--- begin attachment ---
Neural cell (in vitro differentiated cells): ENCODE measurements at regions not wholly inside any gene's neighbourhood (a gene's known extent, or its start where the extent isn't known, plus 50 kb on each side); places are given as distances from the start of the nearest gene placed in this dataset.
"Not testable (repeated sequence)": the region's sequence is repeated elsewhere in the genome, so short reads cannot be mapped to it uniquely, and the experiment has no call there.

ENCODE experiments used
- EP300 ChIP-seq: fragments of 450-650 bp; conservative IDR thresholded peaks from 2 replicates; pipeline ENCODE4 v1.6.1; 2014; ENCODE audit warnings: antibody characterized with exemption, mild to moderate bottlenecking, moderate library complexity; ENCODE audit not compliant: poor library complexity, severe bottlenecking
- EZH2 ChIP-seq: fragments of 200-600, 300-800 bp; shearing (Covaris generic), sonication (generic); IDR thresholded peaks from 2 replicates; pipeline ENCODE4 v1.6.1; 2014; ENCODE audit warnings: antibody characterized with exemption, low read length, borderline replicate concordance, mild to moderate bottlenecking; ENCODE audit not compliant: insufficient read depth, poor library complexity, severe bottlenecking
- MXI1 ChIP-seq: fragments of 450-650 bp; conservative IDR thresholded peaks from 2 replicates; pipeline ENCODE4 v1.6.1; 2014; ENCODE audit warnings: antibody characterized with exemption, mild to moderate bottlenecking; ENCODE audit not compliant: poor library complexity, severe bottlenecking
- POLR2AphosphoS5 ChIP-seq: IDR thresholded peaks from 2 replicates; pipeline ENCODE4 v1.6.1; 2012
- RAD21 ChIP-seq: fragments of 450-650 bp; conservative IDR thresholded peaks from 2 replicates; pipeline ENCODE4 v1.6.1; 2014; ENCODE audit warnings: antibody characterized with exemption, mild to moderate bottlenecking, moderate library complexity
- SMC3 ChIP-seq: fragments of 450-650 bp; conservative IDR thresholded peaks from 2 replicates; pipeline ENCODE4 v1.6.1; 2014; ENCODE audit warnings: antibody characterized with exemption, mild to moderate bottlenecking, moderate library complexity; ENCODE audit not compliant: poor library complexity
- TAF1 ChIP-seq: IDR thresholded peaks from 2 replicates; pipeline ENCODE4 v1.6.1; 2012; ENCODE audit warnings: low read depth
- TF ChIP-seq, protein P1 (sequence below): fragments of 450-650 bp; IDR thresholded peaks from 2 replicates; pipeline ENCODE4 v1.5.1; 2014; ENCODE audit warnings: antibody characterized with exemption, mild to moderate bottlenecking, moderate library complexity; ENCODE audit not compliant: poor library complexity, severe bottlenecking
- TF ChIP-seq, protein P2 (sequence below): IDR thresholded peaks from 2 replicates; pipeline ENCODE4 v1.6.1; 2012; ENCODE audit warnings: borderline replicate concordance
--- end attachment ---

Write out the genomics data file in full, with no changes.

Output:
Neural cell (in vitro differentiated cells): ENCODE measurements at regions not wholly inside any gene's neighbourhood (a gene's known extent, or its start where the extent isn't known, plus 50 kb on each side); places are given as distances from the start of the nearest gene placed in this dataset.
"Not testable (repeated sequence)": the region's sequence is repeated elsewhere in the genome, so short reads cannot be mapped to it uniquely, and the experiment has no call there.

ENCODE experiments used
- EP300 ChIP-seq: fragments of 450-650 bp; conservative IDR thresholded peaks from 2 replicates; pipeline ENCODE4 v1.6.1; 2014; ENCODE audit warnings: antibody characterized with exemption, mild to moderate bottlenecking, moderate library complexity; ENCODE audit not compliant: poor library complexity, severe bottlenecking
- EZH2 ChIP-seq: fragments of 200-600, 300-800 bp; shearing (Covaris generic), sonication (generic); IDR thresholded peaks from 2 replicates; pipeline ENCODE4 v1.6.1; 2014; ENCODE audit warnings: antibody characterized with exemption, low read length, borderline replicate concordance, mild to moderate bottlenecking; ENCODE audit not compliant: insufficient read depth, poor library complexity, severe bottlenecking
- MXI1 ChIP-seq: fragments of 450-650 bp; conservative IDR thresholded peaks from 2 replicates; pipeline ENCODE4 v1.6.1; 2014; ENCODE audit warnings: antibody characterized with exemption, mild to moderate bottlenecking; ENCODE audit not compliant: poor library complexity, severe bottlenecking
- POLR2AphosphoS5 ChIP-seq: IDR thresholded peaks from 2 replicates; pipeline ENCODE4 v1.6.1; 2012
- RAD21 ChIP-seq: fragments of 450-650 bp; conservative IDR thresholded peaks from 2 replicates; pipeline ENCODE4 v1.6.1; 2014; ENCODE audit warnings: antibody characterized with exemption, mild to moderate bottlenecking, moderate library complexity
- SMC3 ChIP-seq: fragments of 450-650 bp; conservative IDR thresholded peaks from 2 replicates; pipeline ENCODE4 v1.6.1; 2014; ENCODE audit warnings: antibody characterized with exemption, mild to moderate bottlenecking, moderate library complexity; ENCODE audit not compliant: poor library complexity
- TAF1 ChIP-seq: IDR thresholded peaks from 2 replicates; pipeline ENCODE4 v1.6.1; 2012; ENCODE audit warnings: low read depth
- TF ChIP-seq, protein P1 (sequence below): fragments of 450-650 bp; IDR thresholded peaks from 2 replicates; pipeline ENCODE4 v1.5.1; 2014; ENCODE audit warnings: antibody characterized with exemption, mild to moderate bottlenecking, moderate library complexity; ENCODE audit not compliant: poor library complexity, severe bottlenecking
- TF ChIP-seq, protein P2 (sequence below): IDR thresholded peaks from 2 replicates; pipeline ENCODE4 v1.6.1; 2012; ENCODE audit warnings: borderline replicate concordance